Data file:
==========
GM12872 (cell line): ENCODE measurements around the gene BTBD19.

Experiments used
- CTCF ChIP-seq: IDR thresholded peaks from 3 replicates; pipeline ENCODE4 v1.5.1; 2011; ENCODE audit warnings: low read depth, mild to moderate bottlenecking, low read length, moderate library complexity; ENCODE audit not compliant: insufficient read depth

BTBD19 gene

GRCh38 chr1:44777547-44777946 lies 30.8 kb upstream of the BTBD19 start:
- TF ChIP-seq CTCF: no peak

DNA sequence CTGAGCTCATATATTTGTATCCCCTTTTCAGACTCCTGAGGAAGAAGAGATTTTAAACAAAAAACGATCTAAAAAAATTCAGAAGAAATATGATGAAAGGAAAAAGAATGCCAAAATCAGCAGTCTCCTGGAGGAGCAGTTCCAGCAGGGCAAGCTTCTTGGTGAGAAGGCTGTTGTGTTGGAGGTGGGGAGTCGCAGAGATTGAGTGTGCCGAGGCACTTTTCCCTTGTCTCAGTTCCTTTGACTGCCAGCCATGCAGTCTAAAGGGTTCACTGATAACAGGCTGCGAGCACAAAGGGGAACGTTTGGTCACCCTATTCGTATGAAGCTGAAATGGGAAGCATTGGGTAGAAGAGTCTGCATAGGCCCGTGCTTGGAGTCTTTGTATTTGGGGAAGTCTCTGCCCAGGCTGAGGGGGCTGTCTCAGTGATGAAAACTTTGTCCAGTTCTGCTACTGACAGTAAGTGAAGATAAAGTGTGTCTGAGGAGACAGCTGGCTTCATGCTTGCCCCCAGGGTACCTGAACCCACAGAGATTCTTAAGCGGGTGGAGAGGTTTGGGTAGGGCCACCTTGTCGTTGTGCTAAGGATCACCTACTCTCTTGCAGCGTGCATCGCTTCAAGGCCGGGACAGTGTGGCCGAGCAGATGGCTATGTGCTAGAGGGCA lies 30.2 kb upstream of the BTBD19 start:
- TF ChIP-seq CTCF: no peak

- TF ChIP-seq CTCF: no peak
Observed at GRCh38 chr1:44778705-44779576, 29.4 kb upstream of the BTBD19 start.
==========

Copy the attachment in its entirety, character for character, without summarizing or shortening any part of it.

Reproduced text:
GM12872 (cell line): ENCODE measurements around the gene BTBD19.

Experiments used
- CTCF ChIP-seq: IDR thresholded peaks from 3 replicates; pipeline ENCODE4 v1.5.1; 2011; ENCODE audit warnings: low read depth, mild to moderate bottlenecking, low read length, moderate library complexity; ENCODE audit not compliant: insufficient read depth

BTBD19 gene

GRCh38 chr1:44777547-44777946 lies 30.8 kb upstream of the BTBD19 start:
- TF ChIP-seq CTCF: no peak

DNA sequence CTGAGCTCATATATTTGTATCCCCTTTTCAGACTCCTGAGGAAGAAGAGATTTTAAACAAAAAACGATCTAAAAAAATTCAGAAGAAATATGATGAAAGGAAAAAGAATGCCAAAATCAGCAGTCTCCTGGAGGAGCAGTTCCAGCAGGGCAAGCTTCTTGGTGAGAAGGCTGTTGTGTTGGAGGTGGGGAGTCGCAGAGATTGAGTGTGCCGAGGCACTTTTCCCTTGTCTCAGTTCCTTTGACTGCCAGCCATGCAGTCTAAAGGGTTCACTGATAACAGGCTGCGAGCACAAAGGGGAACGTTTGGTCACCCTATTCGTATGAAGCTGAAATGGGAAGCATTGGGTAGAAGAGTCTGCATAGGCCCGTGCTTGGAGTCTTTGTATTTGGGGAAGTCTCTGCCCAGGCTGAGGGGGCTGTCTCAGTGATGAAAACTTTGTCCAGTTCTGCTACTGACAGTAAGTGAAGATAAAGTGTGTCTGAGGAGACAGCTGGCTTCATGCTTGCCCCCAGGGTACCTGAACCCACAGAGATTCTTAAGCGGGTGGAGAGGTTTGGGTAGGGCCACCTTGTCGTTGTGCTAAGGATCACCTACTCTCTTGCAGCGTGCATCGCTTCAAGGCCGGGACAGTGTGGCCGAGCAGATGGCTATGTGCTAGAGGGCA lies 30.2 kb upstream of the BTBD19 start:
- TF ChIP-seq CTCF: no peak

- TF ChIP-seq CTCF: no peak
Observed at GRCh38 chr1:44778705-44779576, 29.4 kb upstream of the BTBD19 start.